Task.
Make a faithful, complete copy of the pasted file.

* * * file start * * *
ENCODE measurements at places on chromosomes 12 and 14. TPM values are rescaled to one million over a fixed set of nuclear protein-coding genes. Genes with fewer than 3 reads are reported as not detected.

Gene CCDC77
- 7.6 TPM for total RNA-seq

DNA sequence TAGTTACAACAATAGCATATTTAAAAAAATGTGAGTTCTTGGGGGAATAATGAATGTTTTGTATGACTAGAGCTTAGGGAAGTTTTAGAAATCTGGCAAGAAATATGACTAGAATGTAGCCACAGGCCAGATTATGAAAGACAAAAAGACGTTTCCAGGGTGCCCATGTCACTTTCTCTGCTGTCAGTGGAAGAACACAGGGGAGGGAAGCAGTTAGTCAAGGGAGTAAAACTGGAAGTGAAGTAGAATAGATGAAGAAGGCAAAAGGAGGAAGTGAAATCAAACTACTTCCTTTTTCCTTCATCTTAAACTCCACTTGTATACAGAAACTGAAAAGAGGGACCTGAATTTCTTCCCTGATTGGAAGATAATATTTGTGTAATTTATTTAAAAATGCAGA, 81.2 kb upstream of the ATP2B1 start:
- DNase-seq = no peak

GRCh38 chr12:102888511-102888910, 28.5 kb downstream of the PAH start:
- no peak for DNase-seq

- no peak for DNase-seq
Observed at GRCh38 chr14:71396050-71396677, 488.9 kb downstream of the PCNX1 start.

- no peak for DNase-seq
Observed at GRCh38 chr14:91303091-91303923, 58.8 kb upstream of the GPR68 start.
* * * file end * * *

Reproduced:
ENCODE measurements at places on chromosomes 12 and 14. TPM values are rescaled to one million over a fixed set of nuclear protein-coding genes. Genes with fewer than 3 reads are reported as not detected.

Gene CCDC77
- 7.6 TPM for total RNA-seq

DNA sequence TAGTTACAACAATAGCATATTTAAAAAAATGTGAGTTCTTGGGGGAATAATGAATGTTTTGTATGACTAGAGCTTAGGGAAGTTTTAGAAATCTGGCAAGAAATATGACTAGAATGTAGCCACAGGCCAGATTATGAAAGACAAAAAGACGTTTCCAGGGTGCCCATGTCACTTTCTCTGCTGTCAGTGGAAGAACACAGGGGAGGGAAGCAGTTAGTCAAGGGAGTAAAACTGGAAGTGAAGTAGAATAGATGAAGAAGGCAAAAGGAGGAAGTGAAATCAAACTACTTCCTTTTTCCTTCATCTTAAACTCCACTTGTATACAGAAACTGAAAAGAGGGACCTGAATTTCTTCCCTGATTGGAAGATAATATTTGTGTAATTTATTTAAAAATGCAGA, 81.2 kb upstream of the ATP2B1 start:
- DNase-seq = no peak

GRCh38 chr12:102888511-102888910, 28.5 kb downstream of the PAH start:
- no peak for DNase-seq

- no peak for DNase-seq
Observed at GRCh38 chr14:71396050-71396677, 488.9 kb downstream of the PCNX1 start.

- no peak for DNase-seq
Observed at GRCh38 chr14:91303091-91303923, 58.8 kb upstream of the GPR68 start.